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A Note About Humanity in Action's Focus
Our Curriculum


Humanity in Action Fellowship programs will take place in the summer of 2014 in Amsterdam, Berlin, Copenhagen, Paris and Warsaw. The 2014 program dates for participants from the United States are May 26 - June 29, 2014.

  • May 26 - May 29, 2014: Special orientation program at the Council on Foreign Relations in Washington, DC
  • May 30, 2014: US Fellows arrive in Europe
  • May 31 - June 28, 2014: Fellowship programs in Amsterdam, Berlin, Copenhagen, Paris and Warsaw
  • June 30, 2014: Fellows depart

Intensive and demanding, the Humanity in Action Fellowship brings together international groups of college students and recent graduates to explore national histories of discrimination and resistance, as well as examples of issues affecting different minority groups today.

Each program is highly interdisciplinary, and features daily lectures and discussions with renowned academics, journalists, politicians, and activists, as well as site visits to government agencies, non-profit and community organizations, museums, and memorials. The programs seek to highlight different models of action to remedy injustice.

The objective of the Humanity in Action Fellowship is to facilitate a collective exploration of the social and political roots of discrimination, as well as to create a forum where potential solutions can be considered and discussed. The programs are also intended to instill a responsibility among Humanity in Action Fellows to recognize and address the need to protect minorities and promote human rights—in their own communities and around the world.

To this end, Senior Fellows, the alumni of the Humanity in Action Fellowship, are expected to participate in Humanity in Action's international network once their programs end—and to sustain their engagement in the issues addressed during the fellowship.

Applications for the 2014 Humanity in Action Fellowship program are be due by 11:59pm PST on January 9, 2014.

A Note About Humanity in Action's Focus

Humanity in Action's programs concern human rights activities generally, but they focus specifically on the relationship between majority and minority populations in the five European countries where the programs take place—Denmark, France, Germany, the Netherlands and Poland. The programs address a carefully selected range of subjects intended to give the Fellows analytical and multicultural skills and perspectives that will aid in their study and work on a broad range of human rights issues in the future.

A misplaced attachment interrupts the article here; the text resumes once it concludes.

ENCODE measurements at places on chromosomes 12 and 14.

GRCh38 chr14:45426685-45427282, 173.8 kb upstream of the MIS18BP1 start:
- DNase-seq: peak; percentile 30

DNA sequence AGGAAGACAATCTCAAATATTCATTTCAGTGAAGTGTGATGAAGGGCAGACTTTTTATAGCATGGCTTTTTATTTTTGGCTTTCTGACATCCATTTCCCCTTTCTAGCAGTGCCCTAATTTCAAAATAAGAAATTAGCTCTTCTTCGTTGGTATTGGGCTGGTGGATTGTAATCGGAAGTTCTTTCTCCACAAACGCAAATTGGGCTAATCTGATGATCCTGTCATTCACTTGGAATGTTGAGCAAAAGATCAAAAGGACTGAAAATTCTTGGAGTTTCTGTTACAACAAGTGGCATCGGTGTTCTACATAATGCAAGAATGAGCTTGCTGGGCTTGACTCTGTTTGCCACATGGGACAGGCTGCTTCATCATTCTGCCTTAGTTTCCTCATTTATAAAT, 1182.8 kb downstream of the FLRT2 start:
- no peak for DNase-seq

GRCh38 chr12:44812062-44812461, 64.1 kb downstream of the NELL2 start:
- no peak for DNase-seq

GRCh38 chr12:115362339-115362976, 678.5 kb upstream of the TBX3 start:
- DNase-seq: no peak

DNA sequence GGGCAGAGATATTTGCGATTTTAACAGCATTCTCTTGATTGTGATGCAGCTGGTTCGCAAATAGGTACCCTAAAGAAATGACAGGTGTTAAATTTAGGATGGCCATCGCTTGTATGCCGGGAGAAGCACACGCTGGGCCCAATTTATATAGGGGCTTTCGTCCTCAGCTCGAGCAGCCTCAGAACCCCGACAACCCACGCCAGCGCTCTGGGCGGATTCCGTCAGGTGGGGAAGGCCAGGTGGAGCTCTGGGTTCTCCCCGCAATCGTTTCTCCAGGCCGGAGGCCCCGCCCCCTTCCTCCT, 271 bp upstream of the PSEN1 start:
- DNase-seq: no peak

Humanity in Action's programs in Europe use the legacy of the Second World War and the Holocaust as the main historical foundation for examining contemporary issues, such as the relationships among European immigrant communities and their host societies or current notions of solidarity, especially in Poland. We are particularly concerned with the contemporary causes and consequences of xenophobia as well as religious, ethnic, racial, gender and national identities present in Europe and especially the five Humanity in Action European countries.

The fellowship programs explore national diversity issues in regard to their economic, educational, political, social, cultural, religious and environmental ramifications. We also use a national perspective to explore the international implications and repercussions of the treatment of minorities in those countries. It is important for applicants to recognize that these issues—connecting human rights to domestic national policies and attitudes—are central to Humanity in Action's mission and educational activities during the five-week fellowship programs. While we recognize the importance of transnational problems and the impact of global issues, the Humanity in Action Fellowship concentrates almost exclusively on issues and problems within specific countries in continental Europe.

For five weeks, the five Humanity in Action European countries serve as case studies that Fellows can later use as they engage other human rights issues. We discuss other international tensions, such as those pertaining to Iraq, Iran, Darfur, Afghanistan and the Israeli-Palestinian conflict, and global issues such as the environment, but we primarily address them as they affect domestic issues in the five European countries and not in regard to their root causes. A wide range of international topics, conflicts and crises are addressed in follow-up conferences, study trips and internship opportunities for Senior Fellows, but the Fellowship itself—the entry point into the Humanity in Action network—adheres to a strong national focus.

This is the Humanity in Action method, refined over a dozen years of programmatic development. Those who are primarily interested in universal or global issues are encouraged to focus on the specific scope and purpose of the Humanity in Action Fellowship programs—and extract learning from the European experience for broader international and human rights considerations and applications through subsequent Humanity in Action activities. Those who prefer instead to study international conflicts should carefully consider whether the Humanity in Action Fellowship is right for them.